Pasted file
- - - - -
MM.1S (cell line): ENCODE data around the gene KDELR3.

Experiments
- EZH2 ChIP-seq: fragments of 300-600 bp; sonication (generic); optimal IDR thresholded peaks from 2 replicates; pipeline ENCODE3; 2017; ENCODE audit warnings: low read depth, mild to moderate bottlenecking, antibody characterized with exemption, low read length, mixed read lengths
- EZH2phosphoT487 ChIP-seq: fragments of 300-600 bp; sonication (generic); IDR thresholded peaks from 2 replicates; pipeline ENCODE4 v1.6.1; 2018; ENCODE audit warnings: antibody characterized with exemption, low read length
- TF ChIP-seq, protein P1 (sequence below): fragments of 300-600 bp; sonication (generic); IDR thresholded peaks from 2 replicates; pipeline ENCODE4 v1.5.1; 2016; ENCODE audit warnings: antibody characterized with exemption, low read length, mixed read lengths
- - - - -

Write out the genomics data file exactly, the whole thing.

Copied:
MM.1S (cell line): ENCODE data around the gene KDELR3.

Experiments
- EZH2 ChIP-seq: fragments of 300-600 bp; sonication (generic); optimal IDR thresholded peaks from 2 replicates; pipeline ENCODE3; 2017; ENCODE audit warnings: low read depth, mild to moderate bottlenecking, antibody characterized with exemption, low read length, mixed read lengths
- EZH2phosphoT487 ChIP-seq: fragments of 300-600 bp; sonication (generic); IDR thresholded peaks from 2 replicates; pipeline ENCODE4 v1.6.1; 2018; ENCODE audit warnings: antibody characterized with exemption, low read length
- TF ChIP-seq, protein P1 (sequence below): fragments of 300-600 bp; sonication (generic); IDR thresholded peaks from 2 replicates; pipeline ENCODE4 v1.5.1; 2016; ENCODE audit warnings: antibody characterized with exemption, low read length, mixed read lengths